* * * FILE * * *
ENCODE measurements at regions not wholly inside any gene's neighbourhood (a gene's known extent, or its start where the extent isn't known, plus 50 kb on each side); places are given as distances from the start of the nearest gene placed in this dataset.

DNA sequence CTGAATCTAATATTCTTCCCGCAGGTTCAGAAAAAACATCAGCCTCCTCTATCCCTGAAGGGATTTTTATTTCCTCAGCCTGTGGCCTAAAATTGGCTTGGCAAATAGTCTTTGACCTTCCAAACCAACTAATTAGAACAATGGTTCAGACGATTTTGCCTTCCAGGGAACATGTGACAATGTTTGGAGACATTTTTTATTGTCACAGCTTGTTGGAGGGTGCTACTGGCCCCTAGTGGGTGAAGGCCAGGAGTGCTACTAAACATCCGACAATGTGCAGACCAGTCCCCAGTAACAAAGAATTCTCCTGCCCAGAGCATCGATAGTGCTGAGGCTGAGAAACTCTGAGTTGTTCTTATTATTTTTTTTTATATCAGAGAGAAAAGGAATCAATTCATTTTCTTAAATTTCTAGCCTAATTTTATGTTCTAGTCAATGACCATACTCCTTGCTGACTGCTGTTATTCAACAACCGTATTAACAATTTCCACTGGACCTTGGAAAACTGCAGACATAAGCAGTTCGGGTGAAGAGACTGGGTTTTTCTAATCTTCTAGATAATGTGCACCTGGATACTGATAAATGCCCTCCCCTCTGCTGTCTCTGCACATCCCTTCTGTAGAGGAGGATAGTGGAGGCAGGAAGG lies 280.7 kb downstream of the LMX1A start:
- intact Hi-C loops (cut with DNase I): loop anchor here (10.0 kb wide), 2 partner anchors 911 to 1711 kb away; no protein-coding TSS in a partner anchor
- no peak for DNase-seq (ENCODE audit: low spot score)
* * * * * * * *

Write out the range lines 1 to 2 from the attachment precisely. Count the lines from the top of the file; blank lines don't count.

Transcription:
ENCODE measurements at regions not wholly inside any gene's neighbourhood (a gene's known extent, or its start where the extent isn't known, plus 50 kb on each side); places are given as distances from the start of the nearest gene placed in this dataset.

DNA sequence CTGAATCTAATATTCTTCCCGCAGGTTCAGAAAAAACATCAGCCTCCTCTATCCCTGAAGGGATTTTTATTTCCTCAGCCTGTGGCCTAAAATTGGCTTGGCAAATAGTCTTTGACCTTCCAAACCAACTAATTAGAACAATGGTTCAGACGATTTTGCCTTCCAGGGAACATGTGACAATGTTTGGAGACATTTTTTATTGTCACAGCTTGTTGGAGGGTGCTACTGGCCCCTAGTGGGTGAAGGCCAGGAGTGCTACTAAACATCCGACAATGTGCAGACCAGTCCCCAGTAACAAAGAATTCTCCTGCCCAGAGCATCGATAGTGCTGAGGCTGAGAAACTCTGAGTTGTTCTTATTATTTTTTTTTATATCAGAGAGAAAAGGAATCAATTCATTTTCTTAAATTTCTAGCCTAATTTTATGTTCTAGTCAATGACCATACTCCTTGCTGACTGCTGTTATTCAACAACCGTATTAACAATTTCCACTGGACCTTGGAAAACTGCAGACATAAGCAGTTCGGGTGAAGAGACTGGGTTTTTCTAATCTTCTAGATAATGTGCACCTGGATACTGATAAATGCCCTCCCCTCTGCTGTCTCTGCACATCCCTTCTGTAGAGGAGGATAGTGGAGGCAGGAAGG lies 280.7 kb downstream of the LMX1A start: